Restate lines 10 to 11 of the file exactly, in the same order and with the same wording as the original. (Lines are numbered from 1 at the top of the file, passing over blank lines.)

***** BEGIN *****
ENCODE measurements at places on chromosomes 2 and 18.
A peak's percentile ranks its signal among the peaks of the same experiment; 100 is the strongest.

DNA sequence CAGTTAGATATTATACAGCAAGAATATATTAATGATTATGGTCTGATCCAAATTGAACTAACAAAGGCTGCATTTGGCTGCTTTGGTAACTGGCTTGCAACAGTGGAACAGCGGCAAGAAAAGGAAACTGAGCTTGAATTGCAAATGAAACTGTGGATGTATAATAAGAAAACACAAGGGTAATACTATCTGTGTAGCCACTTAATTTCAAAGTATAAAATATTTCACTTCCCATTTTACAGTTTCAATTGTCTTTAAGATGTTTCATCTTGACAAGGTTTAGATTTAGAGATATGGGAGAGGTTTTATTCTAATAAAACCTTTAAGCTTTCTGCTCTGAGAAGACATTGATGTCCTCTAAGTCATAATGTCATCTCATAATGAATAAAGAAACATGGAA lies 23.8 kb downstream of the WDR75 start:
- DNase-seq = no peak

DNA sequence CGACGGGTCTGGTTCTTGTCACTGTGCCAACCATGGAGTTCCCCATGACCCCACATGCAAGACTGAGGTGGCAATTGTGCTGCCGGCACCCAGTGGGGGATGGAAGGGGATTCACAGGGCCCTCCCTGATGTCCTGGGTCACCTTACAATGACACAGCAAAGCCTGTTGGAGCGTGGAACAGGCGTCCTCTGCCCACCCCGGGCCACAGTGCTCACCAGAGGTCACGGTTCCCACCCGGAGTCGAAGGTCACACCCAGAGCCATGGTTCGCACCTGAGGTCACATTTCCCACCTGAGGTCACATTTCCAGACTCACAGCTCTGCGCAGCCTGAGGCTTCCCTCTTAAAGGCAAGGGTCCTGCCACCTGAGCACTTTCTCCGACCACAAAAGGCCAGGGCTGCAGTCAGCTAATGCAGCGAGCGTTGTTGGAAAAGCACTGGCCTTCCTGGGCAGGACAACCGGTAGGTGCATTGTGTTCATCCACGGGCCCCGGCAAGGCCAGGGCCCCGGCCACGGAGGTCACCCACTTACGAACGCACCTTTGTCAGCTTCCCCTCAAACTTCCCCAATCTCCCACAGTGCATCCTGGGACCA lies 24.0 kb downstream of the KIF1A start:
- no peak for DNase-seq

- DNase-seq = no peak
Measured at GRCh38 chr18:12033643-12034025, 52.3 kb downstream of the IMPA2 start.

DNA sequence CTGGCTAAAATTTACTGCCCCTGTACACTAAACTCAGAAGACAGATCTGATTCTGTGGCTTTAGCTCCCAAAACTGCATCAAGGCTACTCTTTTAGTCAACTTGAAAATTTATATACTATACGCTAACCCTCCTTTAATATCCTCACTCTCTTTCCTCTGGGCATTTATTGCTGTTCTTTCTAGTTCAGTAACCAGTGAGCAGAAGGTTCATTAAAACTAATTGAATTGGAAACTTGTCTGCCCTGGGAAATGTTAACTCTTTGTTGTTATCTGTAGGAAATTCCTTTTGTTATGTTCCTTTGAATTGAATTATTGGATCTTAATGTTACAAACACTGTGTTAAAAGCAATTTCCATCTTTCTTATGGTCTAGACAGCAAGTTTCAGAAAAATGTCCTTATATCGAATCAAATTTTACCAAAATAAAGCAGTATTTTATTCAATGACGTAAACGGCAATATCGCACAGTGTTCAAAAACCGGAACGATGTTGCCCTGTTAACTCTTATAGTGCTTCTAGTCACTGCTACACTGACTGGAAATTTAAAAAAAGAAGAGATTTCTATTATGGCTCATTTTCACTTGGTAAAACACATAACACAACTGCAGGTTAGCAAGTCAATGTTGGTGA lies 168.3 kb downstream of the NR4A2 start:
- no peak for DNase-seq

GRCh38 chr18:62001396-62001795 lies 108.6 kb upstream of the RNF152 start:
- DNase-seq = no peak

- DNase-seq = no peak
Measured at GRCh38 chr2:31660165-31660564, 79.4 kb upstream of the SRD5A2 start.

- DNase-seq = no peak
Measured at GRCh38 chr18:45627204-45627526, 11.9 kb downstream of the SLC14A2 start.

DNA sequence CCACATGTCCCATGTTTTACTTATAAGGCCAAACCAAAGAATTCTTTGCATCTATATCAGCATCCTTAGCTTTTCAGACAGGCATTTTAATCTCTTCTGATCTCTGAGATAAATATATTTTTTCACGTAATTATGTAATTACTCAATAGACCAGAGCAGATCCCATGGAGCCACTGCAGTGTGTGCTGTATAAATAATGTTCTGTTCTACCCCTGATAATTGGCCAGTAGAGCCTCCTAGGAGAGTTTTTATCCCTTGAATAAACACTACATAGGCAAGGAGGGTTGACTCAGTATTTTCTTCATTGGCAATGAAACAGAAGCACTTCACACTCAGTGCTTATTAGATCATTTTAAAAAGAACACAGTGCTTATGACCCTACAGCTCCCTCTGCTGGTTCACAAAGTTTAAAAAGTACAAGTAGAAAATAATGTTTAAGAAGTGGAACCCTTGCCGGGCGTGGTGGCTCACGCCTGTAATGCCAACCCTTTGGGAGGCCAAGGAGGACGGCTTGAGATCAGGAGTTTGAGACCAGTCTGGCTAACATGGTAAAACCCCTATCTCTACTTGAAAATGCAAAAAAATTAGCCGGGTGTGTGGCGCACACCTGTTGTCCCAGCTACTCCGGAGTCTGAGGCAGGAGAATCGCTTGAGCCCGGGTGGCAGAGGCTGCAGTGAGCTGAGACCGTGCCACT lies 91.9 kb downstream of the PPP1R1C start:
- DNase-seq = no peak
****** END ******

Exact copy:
- no peak for DNase-seq

GRCh38 chr18:62001396-62001795 lies 108.6 kb upstream of the RNF152 start: